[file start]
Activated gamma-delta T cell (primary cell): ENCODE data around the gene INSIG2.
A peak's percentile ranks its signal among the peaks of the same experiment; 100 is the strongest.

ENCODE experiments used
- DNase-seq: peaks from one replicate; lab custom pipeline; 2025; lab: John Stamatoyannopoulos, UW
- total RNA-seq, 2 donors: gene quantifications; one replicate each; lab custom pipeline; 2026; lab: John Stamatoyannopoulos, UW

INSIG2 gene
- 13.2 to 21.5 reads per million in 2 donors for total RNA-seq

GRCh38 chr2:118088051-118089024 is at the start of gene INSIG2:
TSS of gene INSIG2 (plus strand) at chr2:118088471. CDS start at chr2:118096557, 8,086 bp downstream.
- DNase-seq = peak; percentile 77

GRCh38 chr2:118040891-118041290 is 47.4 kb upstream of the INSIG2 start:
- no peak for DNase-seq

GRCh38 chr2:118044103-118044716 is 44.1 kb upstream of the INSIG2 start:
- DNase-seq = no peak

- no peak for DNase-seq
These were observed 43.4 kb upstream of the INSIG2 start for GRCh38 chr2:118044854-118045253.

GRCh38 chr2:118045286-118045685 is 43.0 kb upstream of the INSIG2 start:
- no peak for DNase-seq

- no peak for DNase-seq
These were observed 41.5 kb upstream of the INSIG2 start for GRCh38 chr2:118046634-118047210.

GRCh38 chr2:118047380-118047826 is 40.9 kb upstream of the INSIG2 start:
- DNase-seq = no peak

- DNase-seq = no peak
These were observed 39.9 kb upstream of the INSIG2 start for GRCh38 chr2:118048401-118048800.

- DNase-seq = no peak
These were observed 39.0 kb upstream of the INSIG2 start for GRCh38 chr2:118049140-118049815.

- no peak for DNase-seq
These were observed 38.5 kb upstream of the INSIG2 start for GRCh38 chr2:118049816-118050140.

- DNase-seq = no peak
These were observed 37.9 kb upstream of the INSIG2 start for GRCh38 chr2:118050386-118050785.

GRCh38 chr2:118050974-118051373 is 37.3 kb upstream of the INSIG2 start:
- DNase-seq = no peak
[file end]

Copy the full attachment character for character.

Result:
Activated gamma-delta T cell (primary cell): ENCODE data around the gene INSIG2.
A peak's percentile ranks its signal among the peaks of the same experiment; 100 is the strongest.

ENCODE experiments used
- DNase-seq: peaks from one replicate; lab custom pipeline; 2025; lab: John Stamatoyannopoulos, UW
- total RNA-seq, 2 donors: gene quantifications; one replicate each; lab custom pipeline; 2026; lab: John Stamatoyannopoulos, UW

INSIG2 gene
- 13.2 to 21.5 reads per million in 2 donors for total RNA-seq

GRCh38 chr2:118088051-118089024 is at the start of gene INSIG2:
TSS of gene INSIG2 (plus strand) at chr2:118088471. CDS start at chr2:118096557, 8,086 bp downstream.
- DNase-seq = peak; percentile 77

GRCh38 chr2:118040891-118041290 is 47.4 kb upstream of the INSIG2 start:
- no peak for DNase-seq

GRCh38 chr2:118044103-118044716 is 44.1 kb upstream of the INSIG2 start:
- DNase-seq = no peak

- no peak for DNase-seq
These were observed 43.4 kb upstream of the INSIG2 start for GRCh38 chr2:118044854-118045253.

GRCh38 chr2:118045286-118045685 is 43.0 kb upstream of the INSIG2 start:
- no peak for DNase-seq

- no peak for DNase-seq
These were observed 41.5 kb upstream of the INSIG2 start for GRCh38 chr2:118046634-118047210.

GRCh38 chr2:118047380-118047826 is 40.9 kb upstream of the INSIG2 start:
- DNase-seq = no peak

- DNase-seq = no peak
These were observed 39.9 kb upstream of the INSIG2 start for GRCh38 chr2:118048401-118048800.

- DNase-seq = no peak
These were observed 39.0 kb upstream of the INSIG2 start for GRCh38 chr2:118049140-118049815.

- no peak for DNase-seq
These were observed 38.5 kb upstream of the INSIG2 start for GRCh38 chr2:118049816-118050140.

- DNase-seq = no peak
These were observed 37.9 kb upstream of the INSIG2 start for GRCh38 chr2:118050386-118050785.

GRCh38 chr2:118050974-118051373 is 37.3 kb upstream of the INSIG2 start:
- DNase-seq = no peak